Taku Sugimoto - Tori (2001)

The front, sporting artwork by Masae Tanabe.

By popular demand, here is yet more Taku Sugimoto (杉本拓). 'Tori', released as a slimcase CD by the Off Site gallery to coincide with an exhibition ('Birdy Program') of bird* paintings by Masae Tanabe (たなべまさえ), is from the same period as 'Italia', and though I enjoy it less than that one, it's definitely something people need to be able to check out. Therefore, as it has been out of print for over a decade, I feel it is my solemn duty to share it with you, and I do not take this duty lightly. Now could some other people with old and rare electro-acoustic improv recordings in their collection please follow my example?

The back of the CD. Not much to see, but posted here in the interest of historical research.

Four longish tracks here find Sugimoto-san performing live at the gallery, first on six-string bass guitar, next on electric guitar, then on contact microphone and his guitar case (!), and finally on acoustic guitar.
Limited to 400 copies, plus 100 additional copies that came with the book Tanabe issued especially for the exhibition.

*Tori (鳥) is the Japanese word for 'bird'. The kanji (character) is based on a drawing of a bird, as can be seen when you compare it to the bird in the artwork.

The bird is the word.


Otomo Yoshihide - Canary: Music from the Motion Picture (2005)

Today I present you with one of the countless film soundtracks that Ōtomo Yoshihide (大友良英)* has done over the years, most of which were hardly distributed at all outside Japan. This one is for カナリア ('Canary'), a 2005 film by Akihiko Shiota (塩田明彦) that I haven't seen (I've only seen 'Harmful Insect' (害虫), an earlier film by this same director).
Here's the IMDB synopsis for 'Canary':

Based on the true events of the deadly gas attacks perpetrated by members of the Aum Shinrikyo cult on the Tokyo subway system, CANARY tells the moving story of two children, each abandoned by their families, who come together in the wake of the scarring event.
Twelve-year-old Koichi has grown up within the confines of a religious cult whose violently instilled dogma has all but destroyed his sense of identity. After a murderous attack, the cult disbands and Koichi finds himself abandoned by his mother and forcibly separated from his sister. To reunite his broken family, Koichi breaks out of the child welfare system and sets off to Tokyo. While on the run, he meets Yuki, a girl desperate to flee from her abusive father.
Koichi and Yuki travel together in search of his sister, facing the inevitable troubles of children making their way in the world without the guidance or protection of adults. The separate scars of their pasts cause friction between the two, but their struggles develop a familial bond that allows them to confront both their pasts and the future ahead.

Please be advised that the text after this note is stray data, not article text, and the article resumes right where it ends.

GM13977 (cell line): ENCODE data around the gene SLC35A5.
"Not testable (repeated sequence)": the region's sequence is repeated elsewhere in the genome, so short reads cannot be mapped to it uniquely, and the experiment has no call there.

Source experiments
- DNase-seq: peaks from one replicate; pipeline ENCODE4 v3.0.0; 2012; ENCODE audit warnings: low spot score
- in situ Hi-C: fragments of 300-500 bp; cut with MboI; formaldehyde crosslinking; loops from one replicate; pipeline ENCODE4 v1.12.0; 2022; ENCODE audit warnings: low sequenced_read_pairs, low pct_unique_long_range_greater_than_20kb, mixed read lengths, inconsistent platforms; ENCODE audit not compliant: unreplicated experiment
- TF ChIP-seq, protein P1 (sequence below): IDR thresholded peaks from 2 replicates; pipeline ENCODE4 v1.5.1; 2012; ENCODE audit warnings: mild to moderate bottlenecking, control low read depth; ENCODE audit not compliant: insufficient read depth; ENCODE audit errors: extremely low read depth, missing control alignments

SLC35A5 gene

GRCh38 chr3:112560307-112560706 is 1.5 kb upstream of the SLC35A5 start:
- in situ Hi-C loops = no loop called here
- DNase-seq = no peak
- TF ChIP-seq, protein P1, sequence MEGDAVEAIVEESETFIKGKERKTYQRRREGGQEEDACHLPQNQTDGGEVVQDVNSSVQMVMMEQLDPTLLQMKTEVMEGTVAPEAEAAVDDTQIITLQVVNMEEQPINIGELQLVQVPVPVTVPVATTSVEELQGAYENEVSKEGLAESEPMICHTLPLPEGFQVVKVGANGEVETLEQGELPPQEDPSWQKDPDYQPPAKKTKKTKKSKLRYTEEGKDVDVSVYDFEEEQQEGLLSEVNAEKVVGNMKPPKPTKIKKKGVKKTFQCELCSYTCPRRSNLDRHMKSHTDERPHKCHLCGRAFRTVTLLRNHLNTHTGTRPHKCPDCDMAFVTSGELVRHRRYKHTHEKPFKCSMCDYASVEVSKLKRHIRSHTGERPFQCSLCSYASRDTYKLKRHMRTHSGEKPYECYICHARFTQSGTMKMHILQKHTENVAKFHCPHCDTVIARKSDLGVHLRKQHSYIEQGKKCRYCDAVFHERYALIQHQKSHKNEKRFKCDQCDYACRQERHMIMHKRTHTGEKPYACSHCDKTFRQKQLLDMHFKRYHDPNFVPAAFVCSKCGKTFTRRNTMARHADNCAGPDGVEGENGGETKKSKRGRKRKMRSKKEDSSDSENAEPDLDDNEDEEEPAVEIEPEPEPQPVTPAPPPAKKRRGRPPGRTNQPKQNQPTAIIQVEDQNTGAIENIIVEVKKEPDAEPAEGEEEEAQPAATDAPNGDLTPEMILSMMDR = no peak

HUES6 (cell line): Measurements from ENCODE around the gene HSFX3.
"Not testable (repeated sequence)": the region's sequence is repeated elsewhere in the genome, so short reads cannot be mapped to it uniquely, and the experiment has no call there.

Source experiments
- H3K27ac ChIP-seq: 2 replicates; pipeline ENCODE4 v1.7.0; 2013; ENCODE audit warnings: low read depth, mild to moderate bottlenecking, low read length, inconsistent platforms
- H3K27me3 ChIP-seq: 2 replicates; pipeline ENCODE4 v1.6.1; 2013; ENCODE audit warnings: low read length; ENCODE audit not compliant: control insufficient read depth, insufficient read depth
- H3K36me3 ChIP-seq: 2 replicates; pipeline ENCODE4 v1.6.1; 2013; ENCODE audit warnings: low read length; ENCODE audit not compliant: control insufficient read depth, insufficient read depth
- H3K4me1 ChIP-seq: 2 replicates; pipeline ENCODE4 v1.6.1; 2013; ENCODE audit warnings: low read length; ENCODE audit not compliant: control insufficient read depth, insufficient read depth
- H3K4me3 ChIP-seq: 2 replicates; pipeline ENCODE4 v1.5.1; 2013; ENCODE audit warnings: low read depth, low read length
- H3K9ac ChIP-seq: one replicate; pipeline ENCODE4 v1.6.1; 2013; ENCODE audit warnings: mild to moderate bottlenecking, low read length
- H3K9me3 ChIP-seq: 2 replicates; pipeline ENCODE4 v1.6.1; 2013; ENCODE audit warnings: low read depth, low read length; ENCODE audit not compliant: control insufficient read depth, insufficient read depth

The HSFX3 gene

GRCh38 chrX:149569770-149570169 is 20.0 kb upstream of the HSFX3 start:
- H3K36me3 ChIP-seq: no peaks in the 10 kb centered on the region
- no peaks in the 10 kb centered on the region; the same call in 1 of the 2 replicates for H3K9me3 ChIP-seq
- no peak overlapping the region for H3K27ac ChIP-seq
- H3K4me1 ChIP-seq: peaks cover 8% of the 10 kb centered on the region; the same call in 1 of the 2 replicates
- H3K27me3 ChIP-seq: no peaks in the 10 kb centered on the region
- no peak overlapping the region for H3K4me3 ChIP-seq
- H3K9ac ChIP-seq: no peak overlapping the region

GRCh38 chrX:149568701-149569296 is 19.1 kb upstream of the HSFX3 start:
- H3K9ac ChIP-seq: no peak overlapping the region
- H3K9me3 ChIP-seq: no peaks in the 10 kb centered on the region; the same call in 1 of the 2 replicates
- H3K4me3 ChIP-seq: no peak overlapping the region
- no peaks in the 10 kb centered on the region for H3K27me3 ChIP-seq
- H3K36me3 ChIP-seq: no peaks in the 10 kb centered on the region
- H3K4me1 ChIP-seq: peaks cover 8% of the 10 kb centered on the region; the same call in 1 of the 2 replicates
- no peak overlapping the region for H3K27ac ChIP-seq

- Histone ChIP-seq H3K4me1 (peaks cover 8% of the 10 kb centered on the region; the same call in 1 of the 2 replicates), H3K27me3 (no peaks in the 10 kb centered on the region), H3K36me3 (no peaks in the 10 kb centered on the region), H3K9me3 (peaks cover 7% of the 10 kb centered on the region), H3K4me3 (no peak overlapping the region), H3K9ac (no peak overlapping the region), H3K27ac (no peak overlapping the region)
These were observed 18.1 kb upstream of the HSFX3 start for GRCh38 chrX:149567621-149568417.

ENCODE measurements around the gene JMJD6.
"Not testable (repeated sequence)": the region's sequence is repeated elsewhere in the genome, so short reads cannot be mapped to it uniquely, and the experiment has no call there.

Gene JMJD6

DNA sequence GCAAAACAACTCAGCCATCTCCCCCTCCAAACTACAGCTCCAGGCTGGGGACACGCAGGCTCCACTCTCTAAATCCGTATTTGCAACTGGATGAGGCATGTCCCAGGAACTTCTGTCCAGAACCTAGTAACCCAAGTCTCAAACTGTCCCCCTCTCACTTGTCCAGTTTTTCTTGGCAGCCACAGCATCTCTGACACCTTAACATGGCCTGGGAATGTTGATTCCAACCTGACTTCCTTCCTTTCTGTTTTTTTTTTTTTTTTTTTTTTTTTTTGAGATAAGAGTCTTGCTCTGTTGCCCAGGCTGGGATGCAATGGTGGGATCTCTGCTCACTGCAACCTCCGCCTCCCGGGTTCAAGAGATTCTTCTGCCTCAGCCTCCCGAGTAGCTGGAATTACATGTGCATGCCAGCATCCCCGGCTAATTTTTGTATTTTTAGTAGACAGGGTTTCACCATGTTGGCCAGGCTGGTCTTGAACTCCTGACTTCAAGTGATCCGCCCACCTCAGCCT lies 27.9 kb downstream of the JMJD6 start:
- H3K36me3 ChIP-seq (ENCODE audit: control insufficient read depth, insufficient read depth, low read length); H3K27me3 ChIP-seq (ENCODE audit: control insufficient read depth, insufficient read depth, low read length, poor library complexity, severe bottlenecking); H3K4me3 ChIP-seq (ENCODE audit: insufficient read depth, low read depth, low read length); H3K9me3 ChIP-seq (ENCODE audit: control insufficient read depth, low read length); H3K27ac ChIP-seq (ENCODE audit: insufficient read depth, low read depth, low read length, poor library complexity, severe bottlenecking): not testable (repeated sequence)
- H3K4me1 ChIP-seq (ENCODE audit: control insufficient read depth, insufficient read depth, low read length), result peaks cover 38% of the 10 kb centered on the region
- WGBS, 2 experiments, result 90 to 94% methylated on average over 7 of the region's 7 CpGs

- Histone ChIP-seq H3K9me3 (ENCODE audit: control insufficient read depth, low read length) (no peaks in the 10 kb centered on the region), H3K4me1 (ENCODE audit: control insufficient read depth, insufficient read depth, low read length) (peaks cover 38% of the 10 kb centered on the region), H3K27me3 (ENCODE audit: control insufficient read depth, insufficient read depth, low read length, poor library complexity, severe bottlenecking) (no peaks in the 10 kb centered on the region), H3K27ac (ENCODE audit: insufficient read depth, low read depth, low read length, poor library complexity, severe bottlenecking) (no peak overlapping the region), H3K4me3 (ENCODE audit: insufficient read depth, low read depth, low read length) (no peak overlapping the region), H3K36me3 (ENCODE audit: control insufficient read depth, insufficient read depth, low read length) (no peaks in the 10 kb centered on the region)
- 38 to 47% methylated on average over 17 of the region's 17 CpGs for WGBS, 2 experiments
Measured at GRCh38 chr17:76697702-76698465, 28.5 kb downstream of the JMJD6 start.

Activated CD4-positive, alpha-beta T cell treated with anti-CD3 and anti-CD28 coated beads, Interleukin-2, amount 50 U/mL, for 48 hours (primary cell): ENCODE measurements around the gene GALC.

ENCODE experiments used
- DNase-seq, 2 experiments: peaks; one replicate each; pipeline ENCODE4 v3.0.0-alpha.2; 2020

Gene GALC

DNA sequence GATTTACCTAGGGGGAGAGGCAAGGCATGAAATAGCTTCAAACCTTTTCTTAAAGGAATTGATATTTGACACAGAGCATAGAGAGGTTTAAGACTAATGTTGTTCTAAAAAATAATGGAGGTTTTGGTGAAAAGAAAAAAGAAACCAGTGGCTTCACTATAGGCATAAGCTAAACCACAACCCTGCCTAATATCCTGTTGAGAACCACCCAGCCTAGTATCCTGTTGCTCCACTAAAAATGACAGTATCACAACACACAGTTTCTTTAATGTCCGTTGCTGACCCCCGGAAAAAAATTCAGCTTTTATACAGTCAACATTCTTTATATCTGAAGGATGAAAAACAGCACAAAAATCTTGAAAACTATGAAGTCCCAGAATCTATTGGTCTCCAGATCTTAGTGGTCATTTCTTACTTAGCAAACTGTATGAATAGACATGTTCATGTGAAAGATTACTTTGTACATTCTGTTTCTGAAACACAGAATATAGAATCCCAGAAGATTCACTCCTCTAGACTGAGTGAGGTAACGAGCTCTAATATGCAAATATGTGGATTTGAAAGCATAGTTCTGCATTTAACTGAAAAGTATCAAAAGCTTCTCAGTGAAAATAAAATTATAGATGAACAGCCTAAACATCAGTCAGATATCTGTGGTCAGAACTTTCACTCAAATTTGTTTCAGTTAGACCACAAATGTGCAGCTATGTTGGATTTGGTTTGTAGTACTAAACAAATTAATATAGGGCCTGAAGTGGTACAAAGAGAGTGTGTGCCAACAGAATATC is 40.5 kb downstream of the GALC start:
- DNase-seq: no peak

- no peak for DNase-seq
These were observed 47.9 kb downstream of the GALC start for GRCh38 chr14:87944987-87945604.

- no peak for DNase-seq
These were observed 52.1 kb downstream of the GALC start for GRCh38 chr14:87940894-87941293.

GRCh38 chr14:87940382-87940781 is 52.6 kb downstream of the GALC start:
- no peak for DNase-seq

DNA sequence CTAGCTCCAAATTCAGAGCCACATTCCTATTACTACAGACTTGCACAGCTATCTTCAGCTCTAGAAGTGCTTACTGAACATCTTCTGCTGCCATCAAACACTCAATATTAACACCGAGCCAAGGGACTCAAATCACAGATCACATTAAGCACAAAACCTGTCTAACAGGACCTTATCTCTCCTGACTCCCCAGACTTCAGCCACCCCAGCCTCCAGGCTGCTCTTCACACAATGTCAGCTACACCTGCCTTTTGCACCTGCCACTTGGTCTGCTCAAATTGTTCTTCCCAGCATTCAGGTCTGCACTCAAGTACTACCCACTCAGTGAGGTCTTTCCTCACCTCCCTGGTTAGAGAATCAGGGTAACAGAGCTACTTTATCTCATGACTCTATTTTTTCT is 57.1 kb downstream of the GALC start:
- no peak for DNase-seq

Beautiful and poignant, Akihiko Shiota's film illustrates the resiliency of forgotten youth in forging their own destiny from a tragic past.

Here's the tagline on the top of the CD cover:


And my loose translation:

After having been taken, they return.
Ten years later, the children are still standing on the front lines of the world.

The music isn't all by Otomo. This page at japanimprov.com can tell you much more about composer and performer credits. For this rip (which I've found online; for once, I don't own this album myself) I've credited track 11 to jazz singer and pianist 塩田明彦 (Mariko Hamada; she also sings on 2, 5 and 8, but this seems to be the only one she's composed herself), and track 14 to Zazen Boys-frontman 向井秀徳 (Shutoku Mukai; previously of Number Girls fame). The rest I've tagged as Otomo since he either composed or arranged it (I've transliterated his name but not the other 2; if you want full Japanese tags, feel free to change to 大友良英).
No empty turntables or guitar feedback here, of course. This is for the most part very accessible and polite soundtracky stuff, lots of real 'songs' with vocals, piano, synth, sax, etc., and some unexpected hip-hop towards the end. There's also one track that will put a smile on the face of anyone familiar with Ground-Zero's 'Consume Red'.

Track titles:
1. オープニング 
2. カナリア<遠雷MIX>
(Canary (Enrai Mix))
3. 光一と由希1
(Kōichi and Yuki 1)
4. カナリア<バスマリンバ・ヴァージョン>
(Canary (Bass Marimba Version)
5. 銀色の道 <バラード・ヴァージョン>
Gin'iro no Michi (Ballad Version)
6. 草原の女達
Sōgen no Onnatachi
7. 儀式
8. 銀色の道<ジャズ・ヴァージョン>
Gin'iro no Michi (Jazz Version)
9. 光一と由希2
(Kōichi and Yuki 2)
10. 光一と由希3
(Kōichi and Yuki 3)
11. Beyond
12. 銀色の道 <オリジナル・サウンドトラック・ヴァージョン>
Gin'iro no Michi (Original Soundtrack Version)
13. カナリア<インストゥルメント・ヴァージョン>
Canary (Instrumental Version)
14. 自問自答 <カナリアMIX>
Jimonjitō (Canary Mix)
(Title translations can be found on the same japanimprov page)

The album was released in 2005 on the 美音堂 label (punningly transliterated as Beyondo; it's actually Biondō, which one might render as something like 'hall/temple (堂, dō) of beautiful (美, bi) sounds/voices (音, on)'). No-one outside Japan noticed.

*His first name is Yoshihide by the way, not Otomo - many people seem to think it's the other way around, perhaps because he has adhered to the traditional Japanese order of names (last name first) on almost all his releases, even when other musicians haven't. When transcribing Japanese names on this site I usually put the last name last, western-style (for instance Akihiko Shiota), but for Otomo I make an exception.